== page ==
• UMassD Eats

A Day at the Auction...Bidding for New Bedford Fish!

By: Marketing Manager Intern, UMass Dartmouth Kendall, Michaella Lesieur

It’s a bright and early start for the seafood auction as we took a trip ourselves to The New Bedford Seafood Auction (BASE) this summer. All the fish is sold through BASE. The auction starts at 6:00 a.m. so buyers must be up before the sun to inspect the product and be ready for the bidding. The computer-based auction allows buyers from around the country to bid on the product. The last bidder standing receives the winnings...that being the fish.

Fish is auctioned off in lots. Monkfish tails and red fish are some of the available species. These underutilized, yet abundant species go fast along with other selections such as cod, pollock, striped bass, flounder, yellowtail and more.

The reason it is called a display auction is because everything is on display, according to BASE Marketing Director, Cassie Canastra. The auction starts promptly at 6:00 a.m. and the time frame really depends on how much fish there is to be sold. However, the auction can last from half an hour to over an hour.

The amount of fish available for sale and the price per pound is always changing as well. According to the Executive Director of the New Bedford Fishing Heritage Center, Laura Orleans, “This is very variable depending on factors such as weather, time of year, and quota/regulations. Prices fluctuate daily depending largely on supply and demand as well as quality of fish and reputation of boat. Depending on the species they range from 25 cents/lb. (pollock) to 7.98/lb. (halibut).”

You may be wondering who participates in these bids and that is in fact restaurants, processors, and wholesalers from all over the country. Much of this seafood is then shipped overseas. “The auction is done via computer with potential buyers bidding online from around the country and the globe. They have representatives who sometimes come to the auction facility to inspect (grade) the product and advise the buyers,” said Orleans. “Sometimes boat owners and/or captains will attend the auction to observe the process in real time.”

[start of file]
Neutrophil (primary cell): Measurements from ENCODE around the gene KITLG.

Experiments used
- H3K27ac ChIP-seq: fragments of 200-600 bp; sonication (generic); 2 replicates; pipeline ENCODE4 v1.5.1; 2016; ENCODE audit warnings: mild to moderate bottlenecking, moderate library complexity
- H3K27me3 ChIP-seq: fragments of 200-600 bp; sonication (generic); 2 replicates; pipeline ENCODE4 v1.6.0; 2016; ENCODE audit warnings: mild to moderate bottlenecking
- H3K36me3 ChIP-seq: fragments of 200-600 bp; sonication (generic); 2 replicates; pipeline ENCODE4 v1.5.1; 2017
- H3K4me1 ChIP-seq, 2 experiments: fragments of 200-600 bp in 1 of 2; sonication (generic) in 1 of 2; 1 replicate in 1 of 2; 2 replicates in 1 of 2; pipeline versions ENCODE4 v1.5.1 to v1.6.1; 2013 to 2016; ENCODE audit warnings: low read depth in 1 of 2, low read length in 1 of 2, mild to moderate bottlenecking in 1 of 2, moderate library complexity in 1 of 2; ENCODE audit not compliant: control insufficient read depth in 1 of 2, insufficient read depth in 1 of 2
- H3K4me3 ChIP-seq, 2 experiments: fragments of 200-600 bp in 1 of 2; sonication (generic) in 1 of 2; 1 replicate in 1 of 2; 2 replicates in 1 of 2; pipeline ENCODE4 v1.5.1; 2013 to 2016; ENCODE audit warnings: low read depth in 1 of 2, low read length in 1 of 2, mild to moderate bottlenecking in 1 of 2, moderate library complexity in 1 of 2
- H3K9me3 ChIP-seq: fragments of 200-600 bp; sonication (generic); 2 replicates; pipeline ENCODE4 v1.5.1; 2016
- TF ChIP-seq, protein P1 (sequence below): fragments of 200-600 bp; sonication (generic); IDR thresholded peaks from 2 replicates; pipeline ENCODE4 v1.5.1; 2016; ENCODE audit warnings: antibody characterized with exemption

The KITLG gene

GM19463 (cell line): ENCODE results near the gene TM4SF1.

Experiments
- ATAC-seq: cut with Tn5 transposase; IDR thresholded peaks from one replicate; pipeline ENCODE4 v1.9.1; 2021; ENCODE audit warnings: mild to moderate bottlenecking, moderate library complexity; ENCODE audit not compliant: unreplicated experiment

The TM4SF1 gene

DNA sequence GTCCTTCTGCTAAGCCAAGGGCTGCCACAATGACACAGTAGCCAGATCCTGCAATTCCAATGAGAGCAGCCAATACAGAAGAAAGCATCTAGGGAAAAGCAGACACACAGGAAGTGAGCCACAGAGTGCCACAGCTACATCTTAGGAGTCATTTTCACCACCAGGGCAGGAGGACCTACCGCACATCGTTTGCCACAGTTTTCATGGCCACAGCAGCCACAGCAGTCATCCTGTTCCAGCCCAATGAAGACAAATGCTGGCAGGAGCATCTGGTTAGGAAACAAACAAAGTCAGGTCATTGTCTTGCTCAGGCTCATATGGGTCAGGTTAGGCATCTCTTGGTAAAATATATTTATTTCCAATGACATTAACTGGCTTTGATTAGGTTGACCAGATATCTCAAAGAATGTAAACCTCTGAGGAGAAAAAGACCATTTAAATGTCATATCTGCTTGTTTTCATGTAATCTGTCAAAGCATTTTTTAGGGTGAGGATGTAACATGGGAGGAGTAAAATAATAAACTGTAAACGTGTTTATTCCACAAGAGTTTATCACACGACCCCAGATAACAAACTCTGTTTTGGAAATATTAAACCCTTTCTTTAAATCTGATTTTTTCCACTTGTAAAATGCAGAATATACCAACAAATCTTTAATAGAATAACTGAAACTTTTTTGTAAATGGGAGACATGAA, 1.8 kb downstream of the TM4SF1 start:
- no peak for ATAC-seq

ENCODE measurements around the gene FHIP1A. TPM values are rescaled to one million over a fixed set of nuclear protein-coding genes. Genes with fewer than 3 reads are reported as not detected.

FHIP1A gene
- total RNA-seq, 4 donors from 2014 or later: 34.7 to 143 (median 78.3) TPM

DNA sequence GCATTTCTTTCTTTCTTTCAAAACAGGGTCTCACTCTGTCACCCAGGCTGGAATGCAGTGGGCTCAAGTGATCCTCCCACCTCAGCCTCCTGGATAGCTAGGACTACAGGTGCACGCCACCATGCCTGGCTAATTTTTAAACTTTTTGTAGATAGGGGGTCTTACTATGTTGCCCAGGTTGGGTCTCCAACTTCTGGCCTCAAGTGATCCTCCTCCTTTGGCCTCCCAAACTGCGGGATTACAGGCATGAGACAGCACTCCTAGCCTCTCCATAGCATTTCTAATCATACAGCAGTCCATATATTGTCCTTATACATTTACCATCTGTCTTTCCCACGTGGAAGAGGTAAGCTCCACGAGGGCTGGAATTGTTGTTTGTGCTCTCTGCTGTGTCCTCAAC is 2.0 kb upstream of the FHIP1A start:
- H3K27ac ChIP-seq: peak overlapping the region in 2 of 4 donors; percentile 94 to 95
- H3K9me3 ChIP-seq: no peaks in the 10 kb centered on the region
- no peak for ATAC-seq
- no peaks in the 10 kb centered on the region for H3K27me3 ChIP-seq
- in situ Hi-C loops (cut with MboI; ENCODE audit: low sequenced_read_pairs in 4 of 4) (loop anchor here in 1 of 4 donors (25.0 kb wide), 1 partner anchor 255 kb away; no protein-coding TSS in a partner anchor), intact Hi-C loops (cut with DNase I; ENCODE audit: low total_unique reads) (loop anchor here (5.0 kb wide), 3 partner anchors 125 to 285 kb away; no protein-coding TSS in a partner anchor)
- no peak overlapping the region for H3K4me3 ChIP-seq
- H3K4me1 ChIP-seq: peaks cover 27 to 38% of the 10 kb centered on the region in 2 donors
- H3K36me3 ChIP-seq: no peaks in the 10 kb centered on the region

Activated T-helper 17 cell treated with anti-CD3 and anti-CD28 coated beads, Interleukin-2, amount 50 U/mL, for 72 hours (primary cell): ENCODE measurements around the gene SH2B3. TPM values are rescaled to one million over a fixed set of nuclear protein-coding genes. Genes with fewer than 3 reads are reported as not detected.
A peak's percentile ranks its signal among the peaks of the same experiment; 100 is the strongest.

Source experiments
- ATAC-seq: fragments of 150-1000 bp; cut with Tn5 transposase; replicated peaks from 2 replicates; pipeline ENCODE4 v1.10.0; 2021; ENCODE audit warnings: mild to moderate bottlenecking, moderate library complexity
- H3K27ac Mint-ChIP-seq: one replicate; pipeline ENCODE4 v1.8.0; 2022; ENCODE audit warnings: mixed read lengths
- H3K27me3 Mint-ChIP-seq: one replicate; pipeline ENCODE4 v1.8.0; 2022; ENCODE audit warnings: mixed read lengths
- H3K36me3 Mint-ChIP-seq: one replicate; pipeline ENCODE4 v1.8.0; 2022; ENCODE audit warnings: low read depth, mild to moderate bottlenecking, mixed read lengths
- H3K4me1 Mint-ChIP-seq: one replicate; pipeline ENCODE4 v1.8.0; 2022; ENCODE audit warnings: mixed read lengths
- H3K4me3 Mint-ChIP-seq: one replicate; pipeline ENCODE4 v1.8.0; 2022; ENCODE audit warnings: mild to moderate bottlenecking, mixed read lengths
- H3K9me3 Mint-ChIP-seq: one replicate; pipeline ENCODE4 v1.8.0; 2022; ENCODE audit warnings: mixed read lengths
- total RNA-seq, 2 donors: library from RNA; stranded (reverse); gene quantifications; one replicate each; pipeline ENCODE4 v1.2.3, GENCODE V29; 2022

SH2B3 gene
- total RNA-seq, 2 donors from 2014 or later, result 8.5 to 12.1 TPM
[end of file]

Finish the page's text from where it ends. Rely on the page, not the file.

The fish is fresh and delivered right from the port. “The auction operates 24/7 offloading product which is stored in totes, in a large, refrigerated area. Generally, fish is auctioned within 24 hours of offloading,” said Orleans. “However, there is no auction on Saturday and Sunday so if product comes in after the auction on Friday morning it won’t be sold until Monday’s auction and the price will be lower.”

When looking to underutilized fish it is heading in the right direction. Canastra loves monkfish and could not rave about it more. “I like monk better than lobster,” said Canastra and states that it is her favorite fish to eat. Believe it or not a lot of the monkfish that they sell goes overseas, according Canastra, because Europeans love it.

Furthermore, Canastra said that cooking with monkfish fillets is simple and that the fish holds up well in sauce-based dishes. Likewise, she states that one should not be afraid to cook a whole fish, such as red fish or sea bass, where you can roast it in the oven.

With that being said, whether you are at an estate auction or fish auction there are bidders and buyers ready to open up their wallets to strike the goldmine.

BASE Marketing Director, Cassie Canastra

11 views0 comments

Recent Posts

See All

©2019 by Underutilized Fish in New England. Proudly created with